It would be naive to think that no artist ever does it. Lip-syncing is a fact of the industry — a way to ensure that live, broadcast performances go off without a hitch. It's not uncommon for even seasoned professionals to at least use a backing track to beef up their vocals. So though it may seem ironic for artists to supplement themselves at an award show that honors excellence in music, it may still happen. The Grammy Awards are on Feb. 12 on CBS, and Katy Perry will be there for the debut live performance of her new single. Fans have been waiting years for new music from the artist; her last album Prism came out in 2013. But will Katy Perry be lip-syncing at the 2017 Grammys or will her vocals be pure and unadulterated?
First, it has to be said that Perry sounds amazing on the new track. "Chained To The Rhythm" was released this Friday and features Skip Marley — a singer-songwriter and the great Bob Marley's grandson — on the bridge. Most of the pop phenom's songs can be separated into three buckets: the anthem, the ballad, and the banger. "Chained To The Rhythm" is definitely in the last category, though the lyrics themselves are fairly downbeat. "So comfortable we're living in a bubble, bubble," Perry sings. The chorus urges the listener to wake up to what's going on around them and stop "stumbling around like a wasted song." You can definitely dance to the track, but it doesn't have the hopeful buoyancy of "Roar" or "Firework."
I think that her fans will be too thrilled to have Perry back on the scene to really care whether she's lip-syncing at the Grammys or not. But like many artists at her level, Perry appears to have done it before. In 2013, a video quickly circulated of Perry's performance at the NRJ Music Awards in Cannes, France. A gaffe definitely occurred; the singer was caught off guard when the wrong backing track began to play, implying that at least some of her vocals were prerecorded. According to Vanity Fair, the producers of the show issued a public apology to Perry, taking all the blame for the error.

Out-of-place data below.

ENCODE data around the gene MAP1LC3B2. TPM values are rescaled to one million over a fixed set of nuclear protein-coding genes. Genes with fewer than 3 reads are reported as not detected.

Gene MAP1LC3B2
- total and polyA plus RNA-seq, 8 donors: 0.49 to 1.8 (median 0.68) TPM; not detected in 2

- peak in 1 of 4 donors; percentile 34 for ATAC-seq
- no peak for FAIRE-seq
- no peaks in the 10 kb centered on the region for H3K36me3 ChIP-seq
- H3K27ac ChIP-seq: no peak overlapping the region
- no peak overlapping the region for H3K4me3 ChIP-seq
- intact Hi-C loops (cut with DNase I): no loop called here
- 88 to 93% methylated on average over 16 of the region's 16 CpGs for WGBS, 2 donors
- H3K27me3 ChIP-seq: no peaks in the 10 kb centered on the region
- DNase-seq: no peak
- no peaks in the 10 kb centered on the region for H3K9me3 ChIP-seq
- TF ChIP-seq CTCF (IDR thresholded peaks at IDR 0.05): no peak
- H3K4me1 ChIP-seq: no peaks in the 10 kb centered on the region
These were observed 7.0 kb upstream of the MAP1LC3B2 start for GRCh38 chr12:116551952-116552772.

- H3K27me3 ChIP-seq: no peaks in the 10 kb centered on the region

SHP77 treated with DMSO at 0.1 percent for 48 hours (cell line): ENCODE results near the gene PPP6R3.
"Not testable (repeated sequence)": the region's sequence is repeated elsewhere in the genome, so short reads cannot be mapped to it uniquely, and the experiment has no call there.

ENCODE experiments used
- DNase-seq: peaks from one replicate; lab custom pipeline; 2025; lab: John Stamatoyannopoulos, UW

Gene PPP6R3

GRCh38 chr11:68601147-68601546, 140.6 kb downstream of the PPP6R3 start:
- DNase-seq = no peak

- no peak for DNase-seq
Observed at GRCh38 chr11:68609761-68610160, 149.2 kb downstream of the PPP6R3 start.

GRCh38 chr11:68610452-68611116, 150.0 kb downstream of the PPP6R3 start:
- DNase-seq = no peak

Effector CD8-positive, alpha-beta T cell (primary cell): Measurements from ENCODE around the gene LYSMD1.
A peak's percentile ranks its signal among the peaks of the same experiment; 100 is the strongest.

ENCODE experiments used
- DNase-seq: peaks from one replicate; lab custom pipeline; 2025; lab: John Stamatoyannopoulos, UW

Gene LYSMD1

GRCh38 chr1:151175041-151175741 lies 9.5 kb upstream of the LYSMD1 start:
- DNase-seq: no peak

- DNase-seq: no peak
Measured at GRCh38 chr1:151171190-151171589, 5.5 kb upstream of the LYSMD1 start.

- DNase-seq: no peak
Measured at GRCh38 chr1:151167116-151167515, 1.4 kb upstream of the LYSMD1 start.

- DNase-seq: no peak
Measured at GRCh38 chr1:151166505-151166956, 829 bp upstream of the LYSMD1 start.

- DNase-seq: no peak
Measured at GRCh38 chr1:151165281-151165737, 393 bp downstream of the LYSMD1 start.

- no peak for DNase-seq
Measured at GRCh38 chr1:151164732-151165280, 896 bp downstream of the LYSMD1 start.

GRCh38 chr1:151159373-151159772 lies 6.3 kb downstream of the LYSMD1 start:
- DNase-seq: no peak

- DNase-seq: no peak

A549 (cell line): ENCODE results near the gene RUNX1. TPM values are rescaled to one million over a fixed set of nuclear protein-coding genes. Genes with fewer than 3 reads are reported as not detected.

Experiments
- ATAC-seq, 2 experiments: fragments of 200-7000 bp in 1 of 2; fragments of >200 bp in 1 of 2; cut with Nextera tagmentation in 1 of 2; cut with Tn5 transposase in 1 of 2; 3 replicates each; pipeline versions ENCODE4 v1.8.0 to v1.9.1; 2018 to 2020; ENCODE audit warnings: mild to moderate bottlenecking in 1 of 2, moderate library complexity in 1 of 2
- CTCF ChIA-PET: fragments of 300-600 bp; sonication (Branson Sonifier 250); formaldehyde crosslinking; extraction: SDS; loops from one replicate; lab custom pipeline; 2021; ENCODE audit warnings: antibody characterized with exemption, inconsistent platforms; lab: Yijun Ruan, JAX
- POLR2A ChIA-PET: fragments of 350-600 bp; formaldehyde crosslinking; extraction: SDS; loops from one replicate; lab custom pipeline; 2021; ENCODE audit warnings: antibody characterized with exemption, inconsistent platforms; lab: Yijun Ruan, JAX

Perry hasn't been all that cagey about lip-syncing when it's necessary. When she spoke to the press before her 2015 Super Bowl Halftime Show performance, Entertainment Tonight reports that she addressed the issue by saying, "I think all lot of it will be live." In a situation like that, an artist may not have the authority to determine how much digital support they'll be given. The producers want to see the show run smoothly, whatever it takes.
According to the Grammys themselves, any assistance will be minimal. In a 2012 interview with TV Technology, Grammys audio coordinator Michael Abbott said that broadcast prides itself on featuring live vocals. “The first thing I want to point out is that, unlike almost every other televised awards show in the US, the Grammys are committed to having every microphone on stage be live," Abbott explained. Though he did also allow for a change of plans in the event of extenuating circumstances, saying that "some performances are so demanding in terms of sound design that there has to be some of what we call 'track augmentation.'"
I don't know if Katy Perry will utilize track augmentation at the Grammy Awards or not, but I do know that it's been too long since her last run of catchy, chart-topping singles.